Monthly Archives August 2019

In the course of our research for clients, we come across emerging technologies, new materials, new chemistries, growing markets, changing regulatory landscapes, innovative business models, and much more. Every other Friday, we pick five articles, videos, or podcasts that we found interesting and send them your way.

ASTROPHYSICS

A Flashing Mystery is Unfolding at the Center of the Milky Way

At the heart of our galaxy lies a black hole with some four million times the mass of the sun. Known as Sagittarius A* (which is pronounced “Sagittarius A star”), it creates a tumultuous environment, whipping stars around at millions of miles per hour and shredding any asteroids that come close with the force of its gravity. The beast now appears to be acting even more aggressively than usual, flashing twice as brightly as astrophysicists have ever seen before. [POPULAR SCIENCE]

CHEMISTRY | BIOLOGY

Did Biology Begin with Tiny Bubbles?

New research suggests that tiny, heated, gas-filled bubbles in hydrothermal rocks could have kick-started life’s emergence on prebiotic Earth. Simulation experiments suggest that bubbles could enrich prebiotic molecules and enable six essential processes that could eventually give rise to life, adding weight to the idea that conditions at hydrothermal vents were ideal for life to first form. [ROYAL SOCIETY]

INNOVATION

Telling a Good Innovation Story

Partners at McKinsey spent three years researching how people frame their innovation stories to create differentiation and attract attention. After analyzing more than 1000 “innovation stories,” they extracted three lessons for senior managers and entrepreneurs on what makes a compelling an emotional story. [MCKINSEY]

SEMICONDUCTORS | ARTIFICIAL INTELLIGENCE

Cerebras Systems Unveils a Record 1.2 Trillion Transistor Chip for AI

A California based startup, Cerebras Systems, this week revealed the largest processor ever built, with 400,000 cores on a single chip. Why build bigger when the trend over the past decades has been smaller and smaller? Because it’s ideal for AI applications where it dramatically speeds training time. [VENTURE BEAT]

INNOVATION

Top Emerging Technologies 2019

Leading technology experts from around the globe evaluated dozens of proposals to come up with this list of emerging technologies poised to shake up the world. Some of them will surprise you. [WORLD ECONOMIC FORUM]

Read More

In the course of our research for clients, we come across emerging technologies, new materials, new chemistries, growing markets, changing regulatory landscapes, innovative business models, and much more. Every other Friday, we pick five articles, videos, or podcasts that we found interesting and send them your way.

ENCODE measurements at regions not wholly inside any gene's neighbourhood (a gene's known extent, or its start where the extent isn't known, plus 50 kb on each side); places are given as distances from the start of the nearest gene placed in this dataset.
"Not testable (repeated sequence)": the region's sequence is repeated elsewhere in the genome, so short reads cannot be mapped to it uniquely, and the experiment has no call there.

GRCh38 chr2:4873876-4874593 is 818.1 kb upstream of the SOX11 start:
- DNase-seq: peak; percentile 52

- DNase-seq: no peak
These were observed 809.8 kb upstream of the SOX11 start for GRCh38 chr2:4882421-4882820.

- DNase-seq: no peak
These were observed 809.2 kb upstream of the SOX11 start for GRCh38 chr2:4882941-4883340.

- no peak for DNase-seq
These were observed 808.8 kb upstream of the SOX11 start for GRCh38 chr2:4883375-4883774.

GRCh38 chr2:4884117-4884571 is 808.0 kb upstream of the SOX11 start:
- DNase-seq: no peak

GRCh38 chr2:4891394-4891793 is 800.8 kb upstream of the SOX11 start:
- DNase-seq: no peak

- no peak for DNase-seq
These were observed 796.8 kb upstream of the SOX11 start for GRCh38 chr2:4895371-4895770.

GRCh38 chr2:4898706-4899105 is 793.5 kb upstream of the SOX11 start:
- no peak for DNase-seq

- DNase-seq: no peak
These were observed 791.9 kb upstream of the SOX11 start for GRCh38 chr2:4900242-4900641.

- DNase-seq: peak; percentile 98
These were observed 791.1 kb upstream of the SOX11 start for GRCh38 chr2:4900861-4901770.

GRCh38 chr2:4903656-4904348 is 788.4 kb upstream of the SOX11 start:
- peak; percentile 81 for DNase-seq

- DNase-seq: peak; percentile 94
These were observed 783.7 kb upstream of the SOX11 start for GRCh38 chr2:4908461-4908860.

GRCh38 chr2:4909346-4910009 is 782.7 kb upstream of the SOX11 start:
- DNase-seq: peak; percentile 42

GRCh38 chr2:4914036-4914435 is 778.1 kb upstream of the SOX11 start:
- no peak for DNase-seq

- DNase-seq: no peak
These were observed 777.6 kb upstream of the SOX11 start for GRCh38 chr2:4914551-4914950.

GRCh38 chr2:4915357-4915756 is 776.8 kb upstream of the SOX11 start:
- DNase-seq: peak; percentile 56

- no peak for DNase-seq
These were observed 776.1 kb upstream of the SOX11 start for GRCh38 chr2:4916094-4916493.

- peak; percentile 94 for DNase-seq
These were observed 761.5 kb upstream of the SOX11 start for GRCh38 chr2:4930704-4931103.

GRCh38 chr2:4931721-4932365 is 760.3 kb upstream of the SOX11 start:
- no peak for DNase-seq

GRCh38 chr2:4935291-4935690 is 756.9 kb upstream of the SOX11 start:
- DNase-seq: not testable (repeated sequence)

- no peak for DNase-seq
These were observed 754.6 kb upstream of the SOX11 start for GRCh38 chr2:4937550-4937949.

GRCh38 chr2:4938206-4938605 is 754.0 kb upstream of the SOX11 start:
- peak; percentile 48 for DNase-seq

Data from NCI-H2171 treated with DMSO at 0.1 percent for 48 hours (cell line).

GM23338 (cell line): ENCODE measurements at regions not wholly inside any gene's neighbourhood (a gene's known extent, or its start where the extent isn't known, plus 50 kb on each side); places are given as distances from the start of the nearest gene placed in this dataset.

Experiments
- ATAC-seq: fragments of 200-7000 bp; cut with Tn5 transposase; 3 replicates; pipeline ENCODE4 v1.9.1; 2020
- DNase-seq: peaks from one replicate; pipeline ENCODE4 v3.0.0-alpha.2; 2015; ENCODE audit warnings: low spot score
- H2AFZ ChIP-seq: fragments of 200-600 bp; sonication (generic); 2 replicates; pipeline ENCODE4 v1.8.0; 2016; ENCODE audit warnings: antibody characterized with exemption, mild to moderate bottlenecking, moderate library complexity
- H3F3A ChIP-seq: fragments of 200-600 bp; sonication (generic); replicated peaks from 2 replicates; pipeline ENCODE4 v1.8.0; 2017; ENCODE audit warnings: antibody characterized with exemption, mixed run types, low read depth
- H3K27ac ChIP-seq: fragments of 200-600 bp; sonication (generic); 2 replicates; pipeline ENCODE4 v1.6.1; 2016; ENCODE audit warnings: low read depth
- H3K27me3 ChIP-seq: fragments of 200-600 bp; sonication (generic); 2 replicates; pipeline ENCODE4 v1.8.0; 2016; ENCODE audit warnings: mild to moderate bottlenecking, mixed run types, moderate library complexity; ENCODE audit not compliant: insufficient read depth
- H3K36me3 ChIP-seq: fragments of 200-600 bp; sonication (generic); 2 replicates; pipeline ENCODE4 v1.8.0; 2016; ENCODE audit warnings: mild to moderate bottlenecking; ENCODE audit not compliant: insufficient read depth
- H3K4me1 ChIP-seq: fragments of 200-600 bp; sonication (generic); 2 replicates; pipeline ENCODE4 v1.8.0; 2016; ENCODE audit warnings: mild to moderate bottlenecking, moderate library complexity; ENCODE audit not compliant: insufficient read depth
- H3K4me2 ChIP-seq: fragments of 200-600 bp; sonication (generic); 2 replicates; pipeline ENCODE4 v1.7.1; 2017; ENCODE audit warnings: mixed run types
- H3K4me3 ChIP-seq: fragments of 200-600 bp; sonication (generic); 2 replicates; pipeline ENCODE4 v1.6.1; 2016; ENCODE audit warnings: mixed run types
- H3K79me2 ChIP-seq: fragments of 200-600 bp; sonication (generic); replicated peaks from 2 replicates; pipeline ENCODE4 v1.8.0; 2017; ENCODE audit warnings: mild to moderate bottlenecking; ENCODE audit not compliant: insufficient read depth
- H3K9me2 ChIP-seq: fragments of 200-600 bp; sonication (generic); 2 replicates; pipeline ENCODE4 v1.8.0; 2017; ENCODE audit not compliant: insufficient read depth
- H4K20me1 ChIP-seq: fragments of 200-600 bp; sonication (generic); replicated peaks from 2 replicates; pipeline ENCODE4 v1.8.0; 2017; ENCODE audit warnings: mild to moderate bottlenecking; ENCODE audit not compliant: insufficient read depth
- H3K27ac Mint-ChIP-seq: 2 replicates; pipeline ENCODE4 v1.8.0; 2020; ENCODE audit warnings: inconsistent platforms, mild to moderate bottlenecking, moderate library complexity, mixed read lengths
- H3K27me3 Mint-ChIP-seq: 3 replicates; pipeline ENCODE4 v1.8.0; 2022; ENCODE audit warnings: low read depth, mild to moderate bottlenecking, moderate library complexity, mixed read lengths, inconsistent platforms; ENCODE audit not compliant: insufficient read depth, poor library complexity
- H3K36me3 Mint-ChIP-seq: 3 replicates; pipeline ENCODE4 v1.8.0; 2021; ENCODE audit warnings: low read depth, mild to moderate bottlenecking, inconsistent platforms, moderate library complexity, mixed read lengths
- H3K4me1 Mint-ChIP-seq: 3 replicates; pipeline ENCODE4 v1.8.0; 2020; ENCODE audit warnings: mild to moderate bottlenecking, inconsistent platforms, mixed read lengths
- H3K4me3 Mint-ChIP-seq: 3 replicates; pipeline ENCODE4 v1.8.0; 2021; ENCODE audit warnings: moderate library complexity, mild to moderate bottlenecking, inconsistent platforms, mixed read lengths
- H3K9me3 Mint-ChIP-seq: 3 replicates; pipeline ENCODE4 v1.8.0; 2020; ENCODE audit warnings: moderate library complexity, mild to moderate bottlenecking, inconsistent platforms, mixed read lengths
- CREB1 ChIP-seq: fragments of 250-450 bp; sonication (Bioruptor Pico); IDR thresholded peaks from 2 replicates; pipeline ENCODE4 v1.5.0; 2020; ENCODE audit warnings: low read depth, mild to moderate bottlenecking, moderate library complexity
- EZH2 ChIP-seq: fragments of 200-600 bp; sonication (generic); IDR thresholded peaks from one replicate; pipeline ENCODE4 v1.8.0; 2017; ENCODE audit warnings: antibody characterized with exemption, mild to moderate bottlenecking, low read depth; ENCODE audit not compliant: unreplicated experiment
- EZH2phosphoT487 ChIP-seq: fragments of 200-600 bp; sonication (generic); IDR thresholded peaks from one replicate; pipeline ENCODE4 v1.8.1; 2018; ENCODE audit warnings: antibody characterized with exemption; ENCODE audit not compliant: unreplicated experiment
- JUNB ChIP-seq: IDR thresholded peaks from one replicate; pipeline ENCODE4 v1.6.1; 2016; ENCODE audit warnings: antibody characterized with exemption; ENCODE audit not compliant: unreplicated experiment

SPACECRAFT | PROPULSION

Lightsail 2 Spacecraft Succeeds in Flying on Sunlight Alone

Lightsail 2 is the first spacecraft propelled by nothing but sunlight. The crowdfunded vehicle reached orbit with traditional thrusters but raised that orbit two kilometers using only the force of photons. [TECH CRUNCH]

CLIMATE | FOOD

Using CO2 and Renewable Energy to Make Food Out of Thin-air

olein is a single-celled protein made with solar energy, CO2 extracted from the atmosphere, water, and nutrients/vitamins. The Finnish company responsible, Solar Foods, is hoping that food derived directly from carbon dioxide and sunlight can be a force in the growing movement to disrupt traditional food industries. [WORLD ECONOMIC FORUM]

PROGRESS

We Need A New Science of Progress

“Progress” is the combination of economic, technological, scientific, cultural, and organizational advancement that has transformed our lives and raised standards of living over the last several centuries. Is progress itself understudied? Does it need its own discipline? Here are the arguments. [ATLANTIC]

TECHNOLOGY

Scientist are Using the Cold of Outer Space to Rethink Air Conditioning

Using the centuries-old concept of radiative cooling, SkyCool Systems has developed a new material that reflects the light and heat of the sun so well that it can lower temperatures beneath the film by 5°-10° C as compared to the air around it. Radiative technologies could be leading us toward a revolution in low-energy cooling systems if we can overcome obvious implementation obstacles. [QUARTZ]

CARTOGRAPHY

Finally, A World Map That Doesn’t Lie

Traditional flat maps of the world based on the Mercator projection hideously distort land-masses and and create widespread misconceptions about the Earth. In 2016, Tokyo-based architect and artist Hajime Narukawa attacked this problem with a complicated, multistep process and created the most accurate 2D depiction of the globe to date. We couldn’t find a high-resolution version of the map online, so we made one that you can find here. [DISCOVER MAG]

Read More